If it can be scrapped now, during one of the toughest seasons in living memory, is a Premier League winter break really needed at all?
Last year, the Premier League announced that it was introducing a ‘mid-season player break’ in February so that players could have 13 days off to refuel following the congested festive fixtures. However, that plan has essentially been scrapped this season, which is arguably, certainly from a health perspective, the hardest campaign that players have ever had to endure. So, it begs the question, is a winter break really necessary?
Does the Premier League Really Need a Winter Break?
The Current Predicament
Last season, each Premier League team had one weekend’s rest and a full midweek’s rest in February. This year, the delayed start to the season, due to complications arising from the outbreak of coronavirus, has led to greater fixture congestion than usual, so the powers in charge have decided that there is not enough time to fit the season in as planned if such a break were to take place. With the European Championships taking place in the summer, finishing the season later than scheduled is simply not an option.
As a result, the alternative proposed is that split the 18th game week will be split across two midweeks in January, with five fixtures taking place in each so that each team gets a single midweek off. In a hectic season where high-profile managers such as Jürgen Klopp and Pep Guardiola have spoken out against fixture congestion and how they believe it endangers player safety, this is a bold move for the Premier League to take.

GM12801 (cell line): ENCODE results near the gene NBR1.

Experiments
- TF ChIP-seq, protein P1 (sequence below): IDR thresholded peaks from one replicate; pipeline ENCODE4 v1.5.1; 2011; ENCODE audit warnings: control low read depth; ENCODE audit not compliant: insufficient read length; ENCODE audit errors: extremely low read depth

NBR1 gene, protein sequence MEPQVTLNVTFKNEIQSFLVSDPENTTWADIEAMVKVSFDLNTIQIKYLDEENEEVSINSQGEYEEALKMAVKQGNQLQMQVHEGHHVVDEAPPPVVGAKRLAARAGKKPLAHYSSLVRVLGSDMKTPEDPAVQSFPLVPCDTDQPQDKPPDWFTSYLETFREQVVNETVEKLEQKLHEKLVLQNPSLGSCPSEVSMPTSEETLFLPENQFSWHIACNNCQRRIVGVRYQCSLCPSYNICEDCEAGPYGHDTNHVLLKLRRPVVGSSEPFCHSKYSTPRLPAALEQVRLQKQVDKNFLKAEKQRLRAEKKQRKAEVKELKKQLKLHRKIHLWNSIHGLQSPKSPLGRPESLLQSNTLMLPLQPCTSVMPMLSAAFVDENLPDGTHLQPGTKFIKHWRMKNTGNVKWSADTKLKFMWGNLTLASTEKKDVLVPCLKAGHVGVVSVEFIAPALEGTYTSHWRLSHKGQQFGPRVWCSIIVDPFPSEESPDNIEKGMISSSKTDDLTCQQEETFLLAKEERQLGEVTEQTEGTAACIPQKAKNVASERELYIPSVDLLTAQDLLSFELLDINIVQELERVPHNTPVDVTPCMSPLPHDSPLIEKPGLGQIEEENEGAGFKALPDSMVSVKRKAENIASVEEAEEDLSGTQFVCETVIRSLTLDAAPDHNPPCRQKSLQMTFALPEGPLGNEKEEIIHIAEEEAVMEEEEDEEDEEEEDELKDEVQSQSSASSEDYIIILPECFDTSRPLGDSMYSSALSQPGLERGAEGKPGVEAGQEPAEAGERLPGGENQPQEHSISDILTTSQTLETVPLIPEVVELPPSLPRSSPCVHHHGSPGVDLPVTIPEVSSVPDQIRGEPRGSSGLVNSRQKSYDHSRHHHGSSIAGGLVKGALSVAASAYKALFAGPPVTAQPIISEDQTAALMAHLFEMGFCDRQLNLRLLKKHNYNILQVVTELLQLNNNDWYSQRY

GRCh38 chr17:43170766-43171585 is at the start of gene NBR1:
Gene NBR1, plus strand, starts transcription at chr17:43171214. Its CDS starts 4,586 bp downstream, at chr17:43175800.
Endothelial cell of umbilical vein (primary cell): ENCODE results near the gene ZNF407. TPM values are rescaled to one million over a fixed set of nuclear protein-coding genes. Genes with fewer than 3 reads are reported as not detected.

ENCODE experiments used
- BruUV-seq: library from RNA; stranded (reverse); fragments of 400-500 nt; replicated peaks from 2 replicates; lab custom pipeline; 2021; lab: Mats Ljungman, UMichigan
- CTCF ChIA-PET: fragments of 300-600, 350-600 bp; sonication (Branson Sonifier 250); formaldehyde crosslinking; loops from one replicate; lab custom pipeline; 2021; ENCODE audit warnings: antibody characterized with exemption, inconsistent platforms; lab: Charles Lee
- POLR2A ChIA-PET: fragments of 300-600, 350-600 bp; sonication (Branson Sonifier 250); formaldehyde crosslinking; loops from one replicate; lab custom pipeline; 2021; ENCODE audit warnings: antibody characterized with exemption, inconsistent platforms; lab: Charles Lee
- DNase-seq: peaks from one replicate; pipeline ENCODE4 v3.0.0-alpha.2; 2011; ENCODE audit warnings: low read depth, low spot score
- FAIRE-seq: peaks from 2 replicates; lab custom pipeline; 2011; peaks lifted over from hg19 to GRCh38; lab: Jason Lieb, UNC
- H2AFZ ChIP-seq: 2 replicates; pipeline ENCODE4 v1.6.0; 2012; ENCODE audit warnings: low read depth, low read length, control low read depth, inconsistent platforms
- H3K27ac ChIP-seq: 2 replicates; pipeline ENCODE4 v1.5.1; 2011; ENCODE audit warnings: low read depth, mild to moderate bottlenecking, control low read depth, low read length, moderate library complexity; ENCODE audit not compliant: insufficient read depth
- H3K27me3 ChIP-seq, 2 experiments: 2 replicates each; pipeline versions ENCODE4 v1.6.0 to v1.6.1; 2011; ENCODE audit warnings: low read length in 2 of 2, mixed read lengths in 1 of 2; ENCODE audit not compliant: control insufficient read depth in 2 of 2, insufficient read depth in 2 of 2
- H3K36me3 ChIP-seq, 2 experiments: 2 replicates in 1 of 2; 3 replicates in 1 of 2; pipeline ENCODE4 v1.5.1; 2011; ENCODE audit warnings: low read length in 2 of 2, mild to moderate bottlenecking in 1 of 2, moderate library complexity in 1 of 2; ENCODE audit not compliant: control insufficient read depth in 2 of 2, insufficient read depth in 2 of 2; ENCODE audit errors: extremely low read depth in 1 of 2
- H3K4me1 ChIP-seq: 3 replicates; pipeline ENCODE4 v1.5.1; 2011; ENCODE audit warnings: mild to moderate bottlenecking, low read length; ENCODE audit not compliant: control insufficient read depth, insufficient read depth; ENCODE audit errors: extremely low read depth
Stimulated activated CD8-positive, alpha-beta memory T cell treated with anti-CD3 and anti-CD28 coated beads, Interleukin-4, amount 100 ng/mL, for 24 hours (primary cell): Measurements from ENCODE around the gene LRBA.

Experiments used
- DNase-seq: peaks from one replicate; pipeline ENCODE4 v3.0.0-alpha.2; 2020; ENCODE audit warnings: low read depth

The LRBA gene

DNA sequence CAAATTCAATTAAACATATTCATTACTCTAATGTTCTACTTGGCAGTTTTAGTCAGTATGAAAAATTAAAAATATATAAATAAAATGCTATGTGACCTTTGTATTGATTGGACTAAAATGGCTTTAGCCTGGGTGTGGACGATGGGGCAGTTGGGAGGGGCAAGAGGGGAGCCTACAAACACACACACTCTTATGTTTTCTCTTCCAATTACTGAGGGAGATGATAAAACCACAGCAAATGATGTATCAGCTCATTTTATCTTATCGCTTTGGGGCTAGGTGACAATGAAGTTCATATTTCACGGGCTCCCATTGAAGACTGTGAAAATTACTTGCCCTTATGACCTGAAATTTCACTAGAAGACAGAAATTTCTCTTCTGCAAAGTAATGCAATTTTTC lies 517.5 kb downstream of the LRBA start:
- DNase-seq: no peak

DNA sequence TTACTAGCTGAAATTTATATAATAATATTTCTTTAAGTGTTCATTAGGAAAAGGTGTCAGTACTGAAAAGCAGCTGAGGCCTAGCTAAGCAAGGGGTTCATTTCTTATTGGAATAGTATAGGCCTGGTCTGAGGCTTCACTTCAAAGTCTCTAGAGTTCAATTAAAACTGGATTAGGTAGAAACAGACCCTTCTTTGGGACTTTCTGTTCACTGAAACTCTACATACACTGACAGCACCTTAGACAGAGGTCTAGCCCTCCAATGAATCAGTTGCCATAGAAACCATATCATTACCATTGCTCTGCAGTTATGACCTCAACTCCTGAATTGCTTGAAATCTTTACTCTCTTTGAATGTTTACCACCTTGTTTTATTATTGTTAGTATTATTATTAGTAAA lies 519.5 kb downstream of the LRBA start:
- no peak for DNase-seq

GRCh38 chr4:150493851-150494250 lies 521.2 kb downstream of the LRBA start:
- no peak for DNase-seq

What Does This Mean for the Future?
Of course, fans are excited by the news, as it means that there is more football to watch in these winter months, but supporters will soon become divided if their favourite players get injured as a result of having to play too many games in too short a space of time.
There is little doubt that a winter break will return to English football, once society eventually returns to normality. However, it can be sacrificed in this most urgent of seasons, the case for it to be a necessity at all definitely seems weaker.
Regularly playing at an intense level does not seem to have had a damaging impact on English sides in UEFA’s top competitions as of late. As for its impact on the national team, even England manager Gareth Southgate is not convinced that a winter break will have a huge impact on England’s international prospects.
Yes, other top European leagues have one, but they also only have one domestic cup. Should we change our entire footballing pyramid to mirror our European neighbours? Some would say that we should. However, is there not a case to be made that the Premier League became known as the best and most competitive top division in the world for a reason? I would insist that there is.
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